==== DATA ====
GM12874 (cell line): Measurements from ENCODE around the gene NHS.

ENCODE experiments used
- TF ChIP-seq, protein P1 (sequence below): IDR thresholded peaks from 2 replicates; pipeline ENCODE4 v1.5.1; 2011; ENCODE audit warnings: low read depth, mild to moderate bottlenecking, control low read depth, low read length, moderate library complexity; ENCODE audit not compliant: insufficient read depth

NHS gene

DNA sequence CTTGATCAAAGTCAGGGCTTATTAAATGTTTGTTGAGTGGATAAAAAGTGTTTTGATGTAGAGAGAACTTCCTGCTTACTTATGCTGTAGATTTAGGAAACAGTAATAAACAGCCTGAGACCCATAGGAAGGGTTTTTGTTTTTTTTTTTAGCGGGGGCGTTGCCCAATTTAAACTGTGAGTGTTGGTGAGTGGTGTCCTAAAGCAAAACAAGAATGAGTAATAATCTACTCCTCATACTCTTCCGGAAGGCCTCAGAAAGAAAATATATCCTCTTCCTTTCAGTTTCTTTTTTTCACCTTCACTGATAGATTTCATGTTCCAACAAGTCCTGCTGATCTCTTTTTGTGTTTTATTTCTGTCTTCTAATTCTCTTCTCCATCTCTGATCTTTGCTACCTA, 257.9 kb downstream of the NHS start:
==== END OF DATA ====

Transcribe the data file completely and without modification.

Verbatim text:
GM12874 (cell line): Measurements from ENCODE around the gene NHS.

ENCODE experiments used
- TF ChIP-seq, protein P1 (sequence below): IDR thresholded peaks from 2 replicates; pipeline ENCODE4 v1.5.1; 2011; ENCODE audit warnings: low read depth, mild to moderate bottlenecking, control low read depth, low read length, moderate library complexity; ENCODE audit not compliant: insufficient read depth

NHS gene

DNA sequence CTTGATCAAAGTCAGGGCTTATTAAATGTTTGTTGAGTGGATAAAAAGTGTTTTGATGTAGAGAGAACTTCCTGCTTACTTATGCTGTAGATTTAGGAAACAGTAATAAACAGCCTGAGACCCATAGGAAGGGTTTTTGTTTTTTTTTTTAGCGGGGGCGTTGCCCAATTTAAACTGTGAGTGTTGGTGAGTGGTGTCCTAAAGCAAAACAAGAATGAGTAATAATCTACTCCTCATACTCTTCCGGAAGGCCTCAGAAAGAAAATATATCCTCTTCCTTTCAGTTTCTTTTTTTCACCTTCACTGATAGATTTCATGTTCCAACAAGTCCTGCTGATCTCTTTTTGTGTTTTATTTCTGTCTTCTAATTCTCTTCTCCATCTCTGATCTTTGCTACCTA, 257.9 kb downstream of the NHS start: